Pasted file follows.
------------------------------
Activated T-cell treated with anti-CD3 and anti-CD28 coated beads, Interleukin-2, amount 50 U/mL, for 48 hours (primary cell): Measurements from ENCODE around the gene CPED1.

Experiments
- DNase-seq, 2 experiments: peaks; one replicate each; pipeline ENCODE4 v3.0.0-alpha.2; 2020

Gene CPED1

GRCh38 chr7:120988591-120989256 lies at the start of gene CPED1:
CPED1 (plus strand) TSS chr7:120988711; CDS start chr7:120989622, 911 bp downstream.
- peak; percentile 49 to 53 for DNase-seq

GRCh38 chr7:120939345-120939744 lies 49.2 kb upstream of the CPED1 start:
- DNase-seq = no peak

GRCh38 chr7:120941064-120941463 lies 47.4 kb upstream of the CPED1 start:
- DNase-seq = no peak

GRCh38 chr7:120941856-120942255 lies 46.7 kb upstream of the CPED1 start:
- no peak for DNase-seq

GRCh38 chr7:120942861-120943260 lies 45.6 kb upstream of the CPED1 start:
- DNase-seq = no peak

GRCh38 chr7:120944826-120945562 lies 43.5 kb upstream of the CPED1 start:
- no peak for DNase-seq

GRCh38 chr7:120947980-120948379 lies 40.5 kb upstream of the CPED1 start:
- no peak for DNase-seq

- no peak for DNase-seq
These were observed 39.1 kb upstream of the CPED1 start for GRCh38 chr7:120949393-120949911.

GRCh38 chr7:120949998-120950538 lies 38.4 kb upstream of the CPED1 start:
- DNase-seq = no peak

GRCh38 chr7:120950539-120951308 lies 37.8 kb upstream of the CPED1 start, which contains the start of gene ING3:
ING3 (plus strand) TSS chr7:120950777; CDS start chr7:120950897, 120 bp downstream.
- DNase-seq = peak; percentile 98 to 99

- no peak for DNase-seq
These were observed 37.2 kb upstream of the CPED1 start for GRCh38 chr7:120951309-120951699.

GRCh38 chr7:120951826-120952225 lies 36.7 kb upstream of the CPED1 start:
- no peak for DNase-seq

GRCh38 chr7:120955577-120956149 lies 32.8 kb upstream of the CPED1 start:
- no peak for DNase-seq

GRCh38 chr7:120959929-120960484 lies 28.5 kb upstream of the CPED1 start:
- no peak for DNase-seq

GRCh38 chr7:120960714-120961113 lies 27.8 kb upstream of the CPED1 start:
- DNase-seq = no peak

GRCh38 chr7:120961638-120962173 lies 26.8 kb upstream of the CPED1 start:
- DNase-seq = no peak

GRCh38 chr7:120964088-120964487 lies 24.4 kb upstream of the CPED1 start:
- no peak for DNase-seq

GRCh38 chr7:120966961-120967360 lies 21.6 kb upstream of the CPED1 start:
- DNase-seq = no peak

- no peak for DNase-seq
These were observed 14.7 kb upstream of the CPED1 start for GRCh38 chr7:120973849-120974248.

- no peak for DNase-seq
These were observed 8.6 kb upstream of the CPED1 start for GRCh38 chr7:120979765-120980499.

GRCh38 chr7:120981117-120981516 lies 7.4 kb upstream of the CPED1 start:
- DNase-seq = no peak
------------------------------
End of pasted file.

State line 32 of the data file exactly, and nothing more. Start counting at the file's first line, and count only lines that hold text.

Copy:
- no peak for DNase-seq